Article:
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March 9, 2015

An Ounce of Prevention: The Truth About Alzheimer's and Dementia

Accessing healthcare is complicated for many people, but LGBT older adults face a specific set of concerns and challenges. For example, according to SAGE’s new report, Out & Visible, 40% of LGBT people in their 60’s and 70’s say their healthcare providers don’t know their sexual orientations—which can lead to poorer health outcomes.

SAGE and Pfizer recently collaborated to help improve the health of LGBT older people with a series of “Lunch and Learn” events. Our most recent event featured Matt Kudish of the New York City Chapter of the Alzheimer's Association. Read the interview and check out our fact sheet to learn more!

2.27.15 Matt Kudish Alz.
Matt Kudish addresses the crowd at SAGE

 

Thanks for taking the time to help educate SAGE participants, Matt! It seems like there are some serious misconceptions about dementia and Alzheimer’s disease. Can you help clarify the difference between the two, for starters? 

Dementia is actually not a disease. Dementia is an umbrella term that talks about a group of symptoms. It's a term used to describe a state of mind where a person is experiencing changes in their memory, thinking, behavior and physical functioning. There are approximately 100 causes of dementia.  Alzheimer's disease is one cause of dementia. Alzheimer's disease is a progressive, degenerative disease of the brain that causes brain cells to die. The death of the brain cells it what causes the dementia. So the two are clearly related, but they're not at all the same thing. If someone has Alzheimer's disease, they are experiencing dementia. But if someone is experiencing dementia, the cause may be Alzheimer's or it could be roughly 99 other things. 

At what age do we begin to see more instances of dementia and Alzheimer’s? Or does the onset of these conditions usually happen at different ages? 

The greatest risk factor for developing Alzheimer's is aging, so as we age our risk increases. Today, it is estimated that 1 out of every 9 people over the age of 65 is living with Alzheimer. For every decade after 65 the prevalence doubles, so that when we talk about people 85 and over, we're talking about 1 out of every 3 people living with Alzheimer's. Those figures, however, can lead people to think that Alzheimer's disease is just what happens as we get older.  That could not be further from the truth.   Yes, the disease tends to affect older adults more than younger adults, but Alzheimer's is a disease.  It is not normal aging. If one out of three over the age of 85 have Alzheimer's, 2 out of 3 do not.   

There are cases of younger-onset Alzheimer's, which is when the disease affects someone younger than 65. In some very rare cases the cause is genetics, but genetic Alzheimer's represents only about 1% of people with the disease. It is extremely rare.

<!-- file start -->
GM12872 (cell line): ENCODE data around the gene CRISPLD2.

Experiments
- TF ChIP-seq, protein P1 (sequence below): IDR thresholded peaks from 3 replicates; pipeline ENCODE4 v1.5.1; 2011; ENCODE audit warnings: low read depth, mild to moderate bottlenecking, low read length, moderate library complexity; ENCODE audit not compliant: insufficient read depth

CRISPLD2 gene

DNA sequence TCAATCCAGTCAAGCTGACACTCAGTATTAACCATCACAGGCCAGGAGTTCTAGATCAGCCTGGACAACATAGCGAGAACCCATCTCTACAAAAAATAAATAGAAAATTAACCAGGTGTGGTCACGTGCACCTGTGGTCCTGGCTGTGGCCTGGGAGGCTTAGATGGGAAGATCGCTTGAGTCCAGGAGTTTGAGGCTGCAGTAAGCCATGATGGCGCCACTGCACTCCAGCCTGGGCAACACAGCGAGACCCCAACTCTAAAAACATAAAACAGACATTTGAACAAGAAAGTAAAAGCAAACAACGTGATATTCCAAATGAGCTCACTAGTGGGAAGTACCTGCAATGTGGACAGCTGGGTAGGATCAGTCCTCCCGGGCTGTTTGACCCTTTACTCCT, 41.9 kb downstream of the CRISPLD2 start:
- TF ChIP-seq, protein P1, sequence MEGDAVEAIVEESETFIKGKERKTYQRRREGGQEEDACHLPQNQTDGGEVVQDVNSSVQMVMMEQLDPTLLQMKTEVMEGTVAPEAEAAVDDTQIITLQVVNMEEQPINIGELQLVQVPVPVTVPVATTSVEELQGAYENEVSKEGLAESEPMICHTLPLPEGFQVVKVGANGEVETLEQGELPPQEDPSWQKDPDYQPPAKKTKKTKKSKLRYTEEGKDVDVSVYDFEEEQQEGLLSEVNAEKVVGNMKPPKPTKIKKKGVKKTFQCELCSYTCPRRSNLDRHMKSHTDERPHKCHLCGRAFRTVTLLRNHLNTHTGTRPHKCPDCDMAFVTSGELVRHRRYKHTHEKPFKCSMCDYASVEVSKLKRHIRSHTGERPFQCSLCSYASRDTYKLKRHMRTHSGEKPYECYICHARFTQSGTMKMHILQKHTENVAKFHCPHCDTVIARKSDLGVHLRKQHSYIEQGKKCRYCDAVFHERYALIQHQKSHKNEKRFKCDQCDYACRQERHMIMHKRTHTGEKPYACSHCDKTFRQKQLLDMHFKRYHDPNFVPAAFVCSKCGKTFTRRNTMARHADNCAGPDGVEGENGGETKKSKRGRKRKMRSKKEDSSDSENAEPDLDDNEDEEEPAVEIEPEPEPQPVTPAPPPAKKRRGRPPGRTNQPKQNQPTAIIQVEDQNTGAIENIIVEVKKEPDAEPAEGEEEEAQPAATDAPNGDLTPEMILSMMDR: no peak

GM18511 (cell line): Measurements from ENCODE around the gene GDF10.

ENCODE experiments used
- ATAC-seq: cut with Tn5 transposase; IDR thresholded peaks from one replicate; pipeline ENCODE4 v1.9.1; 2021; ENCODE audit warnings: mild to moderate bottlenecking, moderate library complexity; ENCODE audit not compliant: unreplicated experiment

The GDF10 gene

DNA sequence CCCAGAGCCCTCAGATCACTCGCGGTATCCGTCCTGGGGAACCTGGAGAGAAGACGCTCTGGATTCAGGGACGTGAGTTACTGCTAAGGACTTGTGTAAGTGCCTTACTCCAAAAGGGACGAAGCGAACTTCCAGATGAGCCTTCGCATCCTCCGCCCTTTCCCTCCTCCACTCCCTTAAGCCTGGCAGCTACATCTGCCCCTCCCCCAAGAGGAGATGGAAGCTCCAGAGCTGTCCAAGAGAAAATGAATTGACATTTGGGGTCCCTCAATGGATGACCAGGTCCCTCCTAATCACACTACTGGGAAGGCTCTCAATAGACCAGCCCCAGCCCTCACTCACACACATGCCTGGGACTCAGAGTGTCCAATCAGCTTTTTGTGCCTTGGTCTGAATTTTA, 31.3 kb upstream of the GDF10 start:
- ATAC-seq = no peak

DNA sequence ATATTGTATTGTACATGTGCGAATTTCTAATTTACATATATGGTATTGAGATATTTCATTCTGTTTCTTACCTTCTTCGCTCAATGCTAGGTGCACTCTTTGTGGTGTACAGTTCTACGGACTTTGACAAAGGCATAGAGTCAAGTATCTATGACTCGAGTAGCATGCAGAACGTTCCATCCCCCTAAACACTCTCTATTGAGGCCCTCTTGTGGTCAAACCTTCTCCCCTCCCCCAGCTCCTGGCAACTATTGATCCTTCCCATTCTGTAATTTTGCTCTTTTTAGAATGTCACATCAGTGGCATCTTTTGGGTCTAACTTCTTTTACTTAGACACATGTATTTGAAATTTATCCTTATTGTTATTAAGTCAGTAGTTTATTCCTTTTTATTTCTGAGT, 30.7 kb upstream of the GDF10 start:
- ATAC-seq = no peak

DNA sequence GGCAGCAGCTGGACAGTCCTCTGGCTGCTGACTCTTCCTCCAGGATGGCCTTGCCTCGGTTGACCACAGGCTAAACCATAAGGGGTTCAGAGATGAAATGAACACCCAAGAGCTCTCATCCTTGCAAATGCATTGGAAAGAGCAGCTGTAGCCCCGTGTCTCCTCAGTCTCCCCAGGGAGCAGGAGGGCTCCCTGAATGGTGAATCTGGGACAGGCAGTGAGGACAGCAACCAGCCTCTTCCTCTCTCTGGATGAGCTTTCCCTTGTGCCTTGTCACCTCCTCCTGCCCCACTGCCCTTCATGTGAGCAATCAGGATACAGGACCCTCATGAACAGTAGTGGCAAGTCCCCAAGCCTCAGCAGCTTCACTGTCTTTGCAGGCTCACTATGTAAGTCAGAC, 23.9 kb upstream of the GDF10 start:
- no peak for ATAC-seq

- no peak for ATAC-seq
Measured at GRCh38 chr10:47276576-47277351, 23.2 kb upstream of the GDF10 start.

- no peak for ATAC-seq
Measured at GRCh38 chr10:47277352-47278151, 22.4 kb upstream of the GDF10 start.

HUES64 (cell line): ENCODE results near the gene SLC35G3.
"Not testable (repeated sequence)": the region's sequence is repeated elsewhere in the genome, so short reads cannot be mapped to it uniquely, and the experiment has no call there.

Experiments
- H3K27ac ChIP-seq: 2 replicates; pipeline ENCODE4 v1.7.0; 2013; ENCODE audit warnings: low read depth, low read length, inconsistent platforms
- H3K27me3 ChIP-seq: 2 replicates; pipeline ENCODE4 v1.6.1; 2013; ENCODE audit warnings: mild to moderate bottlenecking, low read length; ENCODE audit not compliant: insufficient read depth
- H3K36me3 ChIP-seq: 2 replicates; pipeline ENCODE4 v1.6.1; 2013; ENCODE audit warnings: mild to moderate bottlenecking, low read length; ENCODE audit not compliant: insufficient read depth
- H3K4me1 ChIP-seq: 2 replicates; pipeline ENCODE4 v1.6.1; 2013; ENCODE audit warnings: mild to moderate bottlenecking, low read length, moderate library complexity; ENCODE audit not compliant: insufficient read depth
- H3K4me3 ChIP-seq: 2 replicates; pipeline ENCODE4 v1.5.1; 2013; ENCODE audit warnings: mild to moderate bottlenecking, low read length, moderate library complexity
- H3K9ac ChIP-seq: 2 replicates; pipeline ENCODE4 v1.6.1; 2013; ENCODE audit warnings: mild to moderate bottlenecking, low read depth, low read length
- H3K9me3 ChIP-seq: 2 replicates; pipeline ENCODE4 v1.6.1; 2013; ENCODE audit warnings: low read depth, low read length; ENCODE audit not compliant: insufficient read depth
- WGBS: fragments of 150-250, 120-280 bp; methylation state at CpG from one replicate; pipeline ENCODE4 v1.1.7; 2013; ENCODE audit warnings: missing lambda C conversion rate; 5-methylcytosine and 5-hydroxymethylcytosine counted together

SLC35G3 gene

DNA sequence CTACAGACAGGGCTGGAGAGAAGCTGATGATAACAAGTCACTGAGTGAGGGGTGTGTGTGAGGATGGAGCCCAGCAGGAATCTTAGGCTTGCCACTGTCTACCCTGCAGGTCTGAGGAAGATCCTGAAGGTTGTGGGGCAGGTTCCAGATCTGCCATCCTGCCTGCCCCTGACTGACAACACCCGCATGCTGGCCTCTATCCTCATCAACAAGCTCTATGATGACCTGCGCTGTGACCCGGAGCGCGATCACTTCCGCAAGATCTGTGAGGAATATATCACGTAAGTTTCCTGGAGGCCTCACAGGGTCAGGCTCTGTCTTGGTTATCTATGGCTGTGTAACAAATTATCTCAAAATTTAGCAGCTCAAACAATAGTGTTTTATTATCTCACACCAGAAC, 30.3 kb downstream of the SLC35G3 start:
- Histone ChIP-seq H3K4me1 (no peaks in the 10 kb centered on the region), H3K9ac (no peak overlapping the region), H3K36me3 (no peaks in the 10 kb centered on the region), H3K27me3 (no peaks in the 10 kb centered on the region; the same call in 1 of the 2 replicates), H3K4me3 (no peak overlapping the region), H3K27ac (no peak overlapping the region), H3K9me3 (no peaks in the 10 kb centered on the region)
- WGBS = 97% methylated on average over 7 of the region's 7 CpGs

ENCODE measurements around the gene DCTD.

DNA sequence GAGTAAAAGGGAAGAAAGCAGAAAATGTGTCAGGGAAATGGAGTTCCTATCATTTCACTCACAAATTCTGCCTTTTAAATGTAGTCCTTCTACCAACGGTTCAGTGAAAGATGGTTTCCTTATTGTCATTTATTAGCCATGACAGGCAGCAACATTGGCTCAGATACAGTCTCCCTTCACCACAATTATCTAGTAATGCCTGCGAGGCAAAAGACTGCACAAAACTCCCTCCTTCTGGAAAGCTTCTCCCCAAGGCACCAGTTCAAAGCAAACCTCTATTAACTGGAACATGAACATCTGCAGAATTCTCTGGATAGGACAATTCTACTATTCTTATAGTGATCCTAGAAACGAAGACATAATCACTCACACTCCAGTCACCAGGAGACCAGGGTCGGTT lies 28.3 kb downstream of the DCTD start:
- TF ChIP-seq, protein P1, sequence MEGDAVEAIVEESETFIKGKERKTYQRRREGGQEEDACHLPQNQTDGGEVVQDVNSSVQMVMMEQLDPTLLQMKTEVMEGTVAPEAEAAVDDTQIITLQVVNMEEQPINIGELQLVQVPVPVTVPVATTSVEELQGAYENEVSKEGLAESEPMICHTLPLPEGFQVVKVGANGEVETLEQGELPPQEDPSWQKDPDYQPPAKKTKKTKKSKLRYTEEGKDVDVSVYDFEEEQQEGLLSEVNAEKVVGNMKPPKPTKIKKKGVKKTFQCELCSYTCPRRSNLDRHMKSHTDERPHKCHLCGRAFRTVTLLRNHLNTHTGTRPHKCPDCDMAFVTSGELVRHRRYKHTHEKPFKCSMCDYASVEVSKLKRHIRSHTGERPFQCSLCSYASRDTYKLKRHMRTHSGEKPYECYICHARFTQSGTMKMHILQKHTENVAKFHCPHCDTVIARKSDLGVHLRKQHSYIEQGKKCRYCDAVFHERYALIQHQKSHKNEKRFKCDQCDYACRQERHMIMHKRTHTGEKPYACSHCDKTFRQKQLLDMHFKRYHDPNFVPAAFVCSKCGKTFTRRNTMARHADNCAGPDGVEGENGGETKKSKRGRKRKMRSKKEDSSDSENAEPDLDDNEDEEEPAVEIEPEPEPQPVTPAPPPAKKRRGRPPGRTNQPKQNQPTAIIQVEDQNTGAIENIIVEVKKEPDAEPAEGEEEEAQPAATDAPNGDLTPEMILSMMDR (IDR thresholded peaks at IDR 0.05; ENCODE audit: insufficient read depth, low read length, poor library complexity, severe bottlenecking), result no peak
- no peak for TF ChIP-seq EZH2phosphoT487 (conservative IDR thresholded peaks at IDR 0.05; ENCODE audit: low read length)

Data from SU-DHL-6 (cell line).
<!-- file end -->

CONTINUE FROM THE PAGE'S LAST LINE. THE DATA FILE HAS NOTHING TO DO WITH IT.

How are LGBT people impacted by, or more vulnerable to, these diseases in particular? Is there a gender disparity in instances of these disease?

In terms of prevalence, being LGBT has no bearing on risk. Frankly, everyone is at risk. If you have a brain, you're at risk for developing Alzheimer's disease.  

We do see more women with the disease than men.   We believe this is largely because women live longer than men.

There are some ethnic groups that are at an increased risk of developing Alzheimer's. African Americans and Latinos are twice as likely and one and a half times as likely, respectively, than Caucasians to develop the disease. We believe this is due to the increased risk among these groups of other health issues such as diabetes and hypertension, which also increase ones risk for Alzheimer's. It's important to realize, though, that an increase in risk is not deterministic, meaning that just because your risk is increased does not mean you will develop the disease.        

What are some simple, more manageable preventative measures you might recommend?

Much more research needs to take place in the area of prevention. Currently there is nothing we can do that will, with certainty, prevent the disease. There are things, however, that can reduce one's risk. Heart health is brain health. Anything that is good for the heart is also good for the brain, we should exercise, eat right, and not smoke. It's also important that we keep our brains active and engaged, and challenge ourselves to learn new things. And I mean really challenge yourself! If you speak three languages, don't learn a fourth. Maybe you'll want to learn to play an instrument. Challenging our brains allows new pathways for information to be created which can be helpful.  

Are there any exciting new treatments or findings about these diseases that we should be aware of?

This is an enormous area of research right now, both in the US and across the world. There are many potentially exciting things being looked at. 

The diagnostics have evolved significantly over the last few years, and that's very helpful to the research. Scientists are now starting to look at pre-symptomatic individuals who are likely to develop the disease and exploring what, if any, existing interventions may play a preventive role.  We are learning more and more every day about the disease, and its underlying cause. 

It's important that we become good consumers of information. Be discerning with what you hear and read about foods and supplements. Make sure that the evidence supports your choices so that you are making informed choices. There's a lot of misinformation among the good information and it's important that we pay attention to make sure we know the difference.   

-- Posted by Kira Garcia

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